I first encountered the Prisoner’s Dilemma in a middle school seminar, where it was presented as a morality problem. Do you potentially doom your unknown partner in order to improve your own odds? After seeing it presented with a similar framing soon afterward in Knights of the Old Republic, and as a case of social dynamics in Roger Highfield’s The Science of Harry Potter, I figured it was just a moral dilemma in the sense of questions like “do you let yourself die to save someone else?” and didn’t think of it much afterward.

The next time I encountered the Prisoner’s Dilemma was many years later, in an essay about how the Prisoner’s Dilemma should decidedly not be viewed as a moral issue in the traditional sense. You’re supposed to think of your partner either as someone entirely morally irrelevant, or assume that any bad karma points that you would get for defecting are reflected in the payout. Viewed this way, the problem is still at least as interesting.

Meanwhile, I was taking a microeconomics class, and the Prisoner’s Dilemma was introduced as an illustration of the idea of a Nash equilibrium (named after mathematician John Nash, who died last week). This was the first time I’d really grasped the paradoxical nature of the situation–no matter what your opponent does, you’re better off defecting, but at the same time, both players defecting is a preventably bad outcome. Without any sort of coordinating force, the most stable outcome manifests in a state that’s bad for everyone, one that no one would consciously choose given that a better one exists, but one that is very hard to get out of.

Around the same time, I ran into the problem in real life–this time in my college dorm.

I had a roommate who liked to watch TV at his desk with the speakers on, and while he was in our room, he would usually be watching TV. I, meanwhile, tended to play video games at my desk while wearing headphones (I didn’t own a TV, man). The headphones got uncomfortable after a while, and I would have preferred to play with my speakers on instead. However, if I did this, both of our sounds would partially block out the other’s, instead of just his blocking out mine. This would have been a better state of affairs, but I didn’t want to get into a battle of going back and forth raising our respective volumes forever.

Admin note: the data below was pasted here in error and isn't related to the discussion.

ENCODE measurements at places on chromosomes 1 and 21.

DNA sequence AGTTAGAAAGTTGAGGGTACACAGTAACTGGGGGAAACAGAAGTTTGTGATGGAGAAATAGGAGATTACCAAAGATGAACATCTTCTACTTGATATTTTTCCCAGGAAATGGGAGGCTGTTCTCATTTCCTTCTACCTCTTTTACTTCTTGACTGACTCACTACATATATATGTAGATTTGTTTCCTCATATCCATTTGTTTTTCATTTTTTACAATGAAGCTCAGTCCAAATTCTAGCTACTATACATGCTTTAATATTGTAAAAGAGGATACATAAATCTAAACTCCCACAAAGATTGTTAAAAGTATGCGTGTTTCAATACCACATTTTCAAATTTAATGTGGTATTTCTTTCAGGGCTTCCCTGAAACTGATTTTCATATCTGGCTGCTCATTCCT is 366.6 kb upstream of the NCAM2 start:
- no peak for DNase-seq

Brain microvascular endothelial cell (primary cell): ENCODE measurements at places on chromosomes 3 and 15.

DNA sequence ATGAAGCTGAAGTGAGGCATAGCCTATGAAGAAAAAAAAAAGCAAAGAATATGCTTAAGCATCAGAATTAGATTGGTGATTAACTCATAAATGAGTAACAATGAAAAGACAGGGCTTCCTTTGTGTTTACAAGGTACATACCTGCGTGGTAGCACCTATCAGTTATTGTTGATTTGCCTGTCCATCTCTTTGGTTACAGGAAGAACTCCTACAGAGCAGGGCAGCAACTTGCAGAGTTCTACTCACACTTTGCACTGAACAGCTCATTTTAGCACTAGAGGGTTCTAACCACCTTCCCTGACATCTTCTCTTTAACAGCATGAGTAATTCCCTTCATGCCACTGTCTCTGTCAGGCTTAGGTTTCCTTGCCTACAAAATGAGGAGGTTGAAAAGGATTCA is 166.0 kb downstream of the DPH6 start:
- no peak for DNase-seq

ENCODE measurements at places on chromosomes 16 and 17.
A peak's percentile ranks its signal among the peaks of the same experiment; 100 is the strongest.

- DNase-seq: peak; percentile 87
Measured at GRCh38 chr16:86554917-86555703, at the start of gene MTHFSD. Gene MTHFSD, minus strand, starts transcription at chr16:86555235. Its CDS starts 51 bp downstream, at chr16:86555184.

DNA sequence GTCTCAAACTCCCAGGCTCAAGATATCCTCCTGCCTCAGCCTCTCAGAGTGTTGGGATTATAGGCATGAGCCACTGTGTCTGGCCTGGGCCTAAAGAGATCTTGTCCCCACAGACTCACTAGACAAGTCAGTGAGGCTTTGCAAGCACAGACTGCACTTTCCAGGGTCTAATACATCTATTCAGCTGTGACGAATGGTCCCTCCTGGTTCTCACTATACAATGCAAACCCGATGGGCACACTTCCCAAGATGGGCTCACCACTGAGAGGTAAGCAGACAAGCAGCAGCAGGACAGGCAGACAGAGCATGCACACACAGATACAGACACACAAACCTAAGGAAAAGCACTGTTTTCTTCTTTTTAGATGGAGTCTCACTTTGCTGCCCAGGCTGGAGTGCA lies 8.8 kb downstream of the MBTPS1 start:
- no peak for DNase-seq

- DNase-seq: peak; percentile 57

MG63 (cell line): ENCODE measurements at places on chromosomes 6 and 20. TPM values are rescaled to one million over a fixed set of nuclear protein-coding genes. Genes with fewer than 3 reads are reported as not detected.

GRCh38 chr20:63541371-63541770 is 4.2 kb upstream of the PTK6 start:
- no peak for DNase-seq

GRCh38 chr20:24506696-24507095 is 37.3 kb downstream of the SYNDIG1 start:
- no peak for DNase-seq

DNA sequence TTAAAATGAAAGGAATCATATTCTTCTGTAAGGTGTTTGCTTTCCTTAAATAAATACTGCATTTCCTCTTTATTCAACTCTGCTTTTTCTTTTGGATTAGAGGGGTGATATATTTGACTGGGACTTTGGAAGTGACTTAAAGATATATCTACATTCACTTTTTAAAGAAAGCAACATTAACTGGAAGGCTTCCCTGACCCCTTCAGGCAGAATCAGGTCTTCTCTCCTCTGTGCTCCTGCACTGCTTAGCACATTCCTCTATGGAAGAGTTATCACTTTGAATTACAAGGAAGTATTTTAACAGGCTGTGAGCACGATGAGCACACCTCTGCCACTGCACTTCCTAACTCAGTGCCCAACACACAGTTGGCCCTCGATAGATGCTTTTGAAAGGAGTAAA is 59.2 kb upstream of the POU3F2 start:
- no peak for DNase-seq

I realized that this sort of worked as a version of the Prisoner’s’ Dilemma:

Headphones Speakers
Headphones Decent outcome Bad outcome, good outcome
Speakers Good outcome, bad outcome Bad-ish outcome

In retrospect, it probably would have made sense to start “defecting” once in a while, and not use my headphones–since this was an iterated version of the game, he might have gotten the hint and started using headphones himself. (Or I could have just said something, I guess.)

The dynamics of this scenario also change when you assume that the headphones are partially noise-blocking. Under these conditions, everyone using speakers at once is less preferable than you using headphones, even though they’re still uncomfortable and you’d rather use speakers. The payoff matrix for this version of the situation looks like the one for Chicken:

Headphones Speakers
Headphones Decent outcome Bad outcome, good outcome
Speakers Good outcome, bad outcome Worst outcome

Both players would prefer not to yield, but the worst outcome occurs when neither yields. This version may actually have been closer to the actual scenario, since I had these big ol’ over-the-ear heapdhones, and filling our room with a cacophony of American Dad combined with Uncharted 3 might have been more annoying than just having to hear one in the background of the other.

I may add more scenarios with similar models as I think of them; hat tip to Stephen for the title.